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Stem cells have the unique ability to develop into a number of different and specialized cells. They can be thought of as the body’s raw material, ready for use when needed. With this comes their potential use in medicine as a means of repairing diseased or damaged tissue.
Consequently, stem cell therapy has generated intense interest, with a staggering 2600 clinical studies registered in the last 10 years alone. However, while these studies — performed in both humans and animals — have provided insight into potential benefits, the overall consensus is that they have yet to live up to their initial promise.
Currently, the only stem cell treatments that have FDA approval consist of blood-forming stem cells or hematopoietic progenitor cells derived from umbilical cord blood. These help restore blood-forming stem cells in cancer patients whose bone marrow cells have been destroyed by high doses of chemo-or radiation therapy.
Outside of this, clinical translation has seemingly been hampered. It’s therefore important to ask: Are stem cells a source of hope or are they just hype?
“The problem within this realm of scientific literature is conflicting study outcomes,” says Hang Thu Ta, professor at Griffith University in Queensland, Australia and expert in biomedical engineering in the context of diagnosing and treating life-threatening diseases. Many studies demonstrate the desired, beneficial outcomes, but many others also demonstrate only modest or even negligible benefits.
For example, a review from 2016 exploring progress in cardiac stem cell regenerative therapy using adult stem cells found a lack of significant benefit. The analysis included 29 randomized clinical trials and seven systematic reviews and meta-analyses.
This could be explained by variations in trial methodology or discrepancies in reporting, but a major issue within the field is a lingering inability to track stem cells once they enter the body.
In a typical procedure, a large number of cells are infused through a single injection and repeated doses are given accordingly to maintain optimal therapeutic levels. Guided by biological cues or signals (like specific cytokines or growth factors), stem cells are expected to travel towards the diseased or injured location where they would stimulate regeneration of healthy tissue.
“This happens naturally in the body, however, more often than not, researchers cannot definitively track their cells’ distribution and accumulation after they are transplanted artificially,” said Shehzahdi Shebbrin Moonshi, a research fellow at the Queensland Micro- and Nanotechnology Centre at Griffith University and co-author of a recent study with Ta exploring the challenges that stem cell research is facing.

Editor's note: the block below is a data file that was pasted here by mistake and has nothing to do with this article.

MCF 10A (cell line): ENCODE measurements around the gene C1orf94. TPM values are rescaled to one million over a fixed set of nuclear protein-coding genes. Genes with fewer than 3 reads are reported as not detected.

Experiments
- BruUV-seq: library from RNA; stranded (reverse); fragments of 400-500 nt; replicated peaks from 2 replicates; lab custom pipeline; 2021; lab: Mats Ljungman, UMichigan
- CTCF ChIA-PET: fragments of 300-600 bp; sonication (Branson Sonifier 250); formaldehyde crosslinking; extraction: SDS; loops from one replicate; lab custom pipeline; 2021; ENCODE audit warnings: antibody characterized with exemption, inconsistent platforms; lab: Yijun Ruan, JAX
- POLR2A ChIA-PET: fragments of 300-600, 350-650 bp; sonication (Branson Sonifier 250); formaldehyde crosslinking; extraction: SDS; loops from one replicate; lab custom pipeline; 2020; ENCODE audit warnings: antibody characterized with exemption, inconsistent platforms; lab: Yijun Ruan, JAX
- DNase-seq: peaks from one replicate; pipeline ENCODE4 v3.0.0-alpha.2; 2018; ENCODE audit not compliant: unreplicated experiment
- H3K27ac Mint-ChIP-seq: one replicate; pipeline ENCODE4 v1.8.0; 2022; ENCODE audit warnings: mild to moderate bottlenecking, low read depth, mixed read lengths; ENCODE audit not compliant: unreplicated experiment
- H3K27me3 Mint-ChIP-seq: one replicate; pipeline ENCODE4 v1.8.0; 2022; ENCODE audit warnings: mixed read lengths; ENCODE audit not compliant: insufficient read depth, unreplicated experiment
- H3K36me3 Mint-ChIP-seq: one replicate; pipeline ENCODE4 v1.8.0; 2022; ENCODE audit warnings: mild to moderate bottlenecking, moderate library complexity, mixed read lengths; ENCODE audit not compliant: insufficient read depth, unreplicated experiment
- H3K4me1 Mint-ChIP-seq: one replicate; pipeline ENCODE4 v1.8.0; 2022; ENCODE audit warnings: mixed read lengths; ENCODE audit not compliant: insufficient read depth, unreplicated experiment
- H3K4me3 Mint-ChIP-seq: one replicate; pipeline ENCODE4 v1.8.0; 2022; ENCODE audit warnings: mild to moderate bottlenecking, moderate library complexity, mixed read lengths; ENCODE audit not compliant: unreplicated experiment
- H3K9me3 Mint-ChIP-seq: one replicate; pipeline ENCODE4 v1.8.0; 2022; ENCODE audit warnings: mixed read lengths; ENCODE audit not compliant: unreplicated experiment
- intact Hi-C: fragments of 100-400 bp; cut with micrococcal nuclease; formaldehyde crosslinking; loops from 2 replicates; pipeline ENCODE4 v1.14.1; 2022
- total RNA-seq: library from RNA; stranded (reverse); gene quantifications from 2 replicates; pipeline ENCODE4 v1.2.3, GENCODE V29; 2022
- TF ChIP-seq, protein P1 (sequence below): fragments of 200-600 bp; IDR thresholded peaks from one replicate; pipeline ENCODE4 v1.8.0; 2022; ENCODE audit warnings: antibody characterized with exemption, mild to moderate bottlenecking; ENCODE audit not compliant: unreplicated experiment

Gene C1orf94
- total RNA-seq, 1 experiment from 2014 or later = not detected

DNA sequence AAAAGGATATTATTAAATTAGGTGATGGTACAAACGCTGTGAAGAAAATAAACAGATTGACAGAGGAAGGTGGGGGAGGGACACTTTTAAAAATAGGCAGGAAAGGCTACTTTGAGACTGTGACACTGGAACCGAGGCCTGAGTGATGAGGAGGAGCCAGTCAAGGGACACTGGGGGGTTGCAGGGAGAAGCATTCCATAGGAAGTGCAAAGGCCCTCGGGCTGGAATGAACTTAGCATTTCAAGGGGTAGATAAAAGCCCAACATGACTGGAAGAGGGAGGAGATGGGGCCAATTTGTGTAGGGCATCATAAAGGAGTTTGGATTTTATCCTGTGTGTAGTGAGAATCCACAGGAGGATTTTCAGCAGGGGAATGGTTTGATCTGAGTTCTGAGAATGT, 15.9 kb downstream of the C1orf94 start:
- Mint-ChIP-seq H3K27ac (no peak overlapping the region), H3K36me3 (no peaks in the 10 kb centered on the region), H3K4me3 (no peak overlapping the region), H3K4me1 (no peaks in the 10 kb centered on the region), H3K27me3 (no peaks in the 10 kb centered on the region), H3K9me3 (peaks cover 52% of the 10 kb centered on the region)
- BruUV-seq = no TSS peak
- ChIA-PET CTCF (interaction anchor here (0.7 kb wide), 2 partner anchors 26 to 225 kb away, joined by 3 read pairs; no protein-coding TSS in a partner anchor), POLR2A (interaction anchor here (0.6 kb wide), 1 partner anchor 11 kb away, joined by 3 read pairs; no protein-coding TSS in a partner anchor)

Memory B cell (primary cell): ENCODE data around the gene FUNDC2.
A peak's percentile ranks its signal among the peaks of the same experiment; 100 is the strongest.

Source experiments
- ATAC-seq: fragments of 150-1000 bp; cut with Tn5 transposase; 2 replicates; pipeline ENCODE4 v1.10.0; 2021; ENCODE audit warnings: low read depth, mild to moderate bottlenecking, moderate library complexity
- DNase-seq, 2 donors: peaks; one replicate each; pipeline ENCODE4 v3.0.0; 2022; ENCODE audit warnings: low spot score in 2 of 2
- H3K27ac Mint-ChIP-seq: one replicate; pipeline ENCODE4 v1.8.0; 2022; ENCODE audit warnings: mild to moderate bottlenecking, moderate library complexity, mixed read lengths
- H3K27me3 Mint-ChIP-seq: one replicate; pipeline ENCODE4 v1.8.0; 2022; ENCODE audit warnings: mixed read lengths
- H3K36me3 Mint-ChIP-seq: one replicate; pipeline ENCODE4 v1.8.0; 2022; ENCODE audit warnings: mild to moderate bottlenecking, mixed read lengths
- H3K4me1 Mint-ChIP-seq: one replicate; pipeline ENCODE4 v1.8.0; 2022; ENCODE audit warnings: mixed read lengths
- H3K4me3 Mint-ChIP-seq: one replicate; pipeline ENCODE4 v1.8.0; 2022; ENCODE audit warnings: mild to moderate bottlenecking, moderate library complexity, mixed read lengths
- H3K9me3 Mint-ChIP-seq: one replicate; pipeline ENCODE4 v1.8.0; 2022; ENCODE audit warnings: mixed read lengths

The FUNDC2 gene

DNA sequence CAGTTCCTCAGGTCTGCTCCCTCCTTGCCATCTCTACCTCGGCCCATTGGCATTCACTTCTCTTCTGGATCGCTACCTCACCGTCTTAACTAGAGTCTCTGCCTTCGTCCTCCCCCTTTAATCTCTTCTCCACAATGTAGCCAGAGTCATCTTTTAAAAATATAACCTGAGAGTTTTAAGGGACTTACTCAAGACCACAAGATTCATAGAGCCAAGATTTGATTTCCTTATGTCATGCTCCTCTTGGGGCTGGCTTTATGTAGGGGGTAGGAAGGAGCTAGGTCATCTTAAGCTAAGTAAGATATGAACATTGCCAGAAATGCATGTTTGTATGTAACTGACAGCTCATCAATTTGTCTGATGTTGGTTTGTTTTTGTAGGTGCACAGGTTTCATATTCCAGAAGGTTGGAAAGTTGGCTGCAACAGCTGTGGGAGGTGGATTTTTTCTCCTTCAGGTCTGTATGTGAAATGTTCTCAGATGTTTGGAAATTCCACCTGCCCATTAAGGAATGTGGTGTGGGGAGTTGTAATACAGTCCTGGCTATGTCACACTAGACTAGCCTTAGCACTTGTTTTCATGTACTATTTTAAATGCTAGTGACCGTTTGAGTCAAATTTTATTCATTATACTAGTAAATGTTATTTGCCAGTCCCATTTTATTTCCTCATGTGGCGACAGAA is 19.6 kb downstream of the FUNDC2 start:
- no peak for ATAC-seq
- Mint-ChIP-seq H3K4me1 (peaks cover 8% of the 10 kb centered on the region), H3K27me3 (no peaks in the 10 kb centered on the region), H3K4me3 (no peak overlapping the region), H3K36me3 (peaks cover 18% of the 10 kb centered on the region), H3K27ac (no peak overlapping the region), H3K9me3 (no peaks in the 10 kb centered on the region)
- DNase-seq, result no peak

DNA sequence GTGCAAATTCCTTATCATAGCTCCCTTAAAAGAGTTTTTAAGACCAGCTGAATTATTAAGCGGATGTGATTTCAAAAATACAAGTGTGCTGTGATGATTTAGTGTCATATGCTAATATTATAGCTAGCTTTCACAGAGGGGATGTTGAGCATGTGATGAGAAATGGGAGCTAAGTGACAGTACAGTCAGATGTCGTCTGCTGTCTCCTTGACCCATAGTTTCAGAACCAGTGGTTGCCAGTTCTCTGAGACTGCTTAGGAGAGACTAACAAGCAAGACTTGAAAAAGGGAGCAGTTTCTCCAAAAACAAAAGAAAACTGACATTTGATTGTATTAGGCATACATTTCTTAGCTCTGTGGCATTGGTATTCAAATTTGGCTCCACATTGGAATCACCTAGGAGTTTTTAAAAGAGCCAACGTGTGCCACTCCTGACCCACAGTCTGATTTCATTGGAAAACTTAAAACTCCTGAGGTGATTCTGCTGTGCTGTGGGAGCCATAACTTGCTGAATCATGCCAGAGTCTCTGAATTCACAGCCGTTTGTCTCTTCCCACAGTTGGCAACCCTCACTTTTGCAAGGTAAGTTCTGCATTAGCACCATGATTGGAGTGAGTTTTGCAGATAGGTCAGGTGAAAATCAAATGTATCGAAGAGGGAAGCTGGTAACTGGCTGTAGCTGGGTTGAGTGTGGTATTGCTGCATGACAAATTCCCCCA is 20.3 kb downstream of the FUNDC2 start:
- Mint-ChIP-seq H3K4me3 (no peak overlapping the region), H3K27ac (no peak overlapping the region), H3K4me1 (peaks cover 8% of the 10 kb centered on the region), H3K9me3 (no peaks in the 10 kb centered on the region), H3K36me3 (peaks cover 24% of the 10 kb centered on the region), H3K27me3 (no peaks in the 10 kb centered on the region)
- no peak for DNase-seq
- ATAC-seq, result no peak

This puts a lot of guesswork into optimizing regimens and troubleshooting problems. Researchers are hard pressed to answer questions such as, where do the cells actually go? Do they migrate to the expected location? How long does this take? How many cells reach the target location?
The answers to all these questions cannot be known unless stem cells are monitored in real time after implantation. If stem cells aren’t where they need to be, then therapeutic effects aside, they cannot be properly exploited.
How does stem cell research move forward?
To solve this problem, clinicians and researchers need to be able to track stem cells in the body safely over prolonged periods of time.
Developments in this area have been growing in recent years. To this end, MRI is emerging as one of the safest and most suitable medical imaging techniques for this purpose. This is made possible using chemical tracers that make labelled stem cells visible in an MRI scan.
“While there are many clinical trials being designed to monitor stem cells in the treatment of various diseases, MRI is [currently being] utilized in these studies as an imaging modality to monitor treatment efficacy and not to track implanted cells,” said Ta. “Therefore, it is crucial that we develop reliable and safe MRI tracers so we can get to the bottom of this.”
There have been several preclinical studies involving the development of novel MRI cell tracers. These have included iron oxide nanoparticles and fluorinated nanoparticles that are attached to the cells.
“Only one has really shown promise and has progressed to Phase I clinical trials, where iron-oxide labelled mesenchymal stromal cells were successfully tracked in patients with chronic heart disease,” said Moonshi. The treatment was found to be safe, and cells were detectable at injection sites up to 14 days after transplantation.
MRI is even being combined with new technologies, such as optogenetics, which employs laser light to stimulate specific cells that have been rendered sensitive to particular frequencies of light.
“Whilst MRI itself presents as a suitable imaging technique that allows visualization and monitoring of stem cells, a single modality is insufficient to obtain all vital data of implanted cells,” said Moonshi. “Therefore, combining different imaging modalities to track stem cells can overcome shortcomings involved with individual techniques.”
“This would provide scientists with a better understanding of effective dose, number of cells injected, and how effective they are at reaching their target location,” added Ta. “Going forward, this will allow researchers to explore best practices for achieving the greatest therapeutic outcome.”
This article was contributed to by Shehzahdi Moonshi and Hang Ta
Reference: Shehzahdi Shebbrin Moonshi, Yuao Wu, Hang Thu Ta. Visualising Stem Cells In Vivo using Magnetic Resonance Imaging, WIRES Nanomed. Nanobiotechnol (2021). DOI: 10.1002/wnan.1760